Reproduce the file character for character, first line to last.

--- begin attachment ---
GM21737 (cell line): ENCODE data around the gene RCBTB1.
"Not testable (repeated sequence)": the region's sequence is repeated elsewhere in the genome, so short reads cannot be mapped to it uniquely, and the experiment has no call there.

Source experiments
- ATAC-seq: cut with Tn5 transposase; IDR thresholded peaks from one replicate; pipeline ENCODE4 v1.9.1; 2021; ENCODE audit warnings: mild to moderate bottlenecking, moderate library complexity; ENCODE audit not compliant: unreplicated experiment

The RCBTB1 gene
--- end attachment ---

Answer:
GM21737 (cell line): ENCODE data around the gene RCBTB1.
"Not testable (repeated sequence)": the region's sequence is repeated elsewhere in the genome, so short reads cannot be mapped to it uniquely, and the experiment has no call there.

Source experiments
- ATAC-seq: cut with Tn5 transposase; IDR thresholded peaks from one replicate; pipeline ENCODE4 v1.9.1; 2021; ENCODE audit warnings: mild to moderate bottlenecking, moderate library complexity; ENCODE audit not compliant: unreplicated experiment

The RCBTB1 gene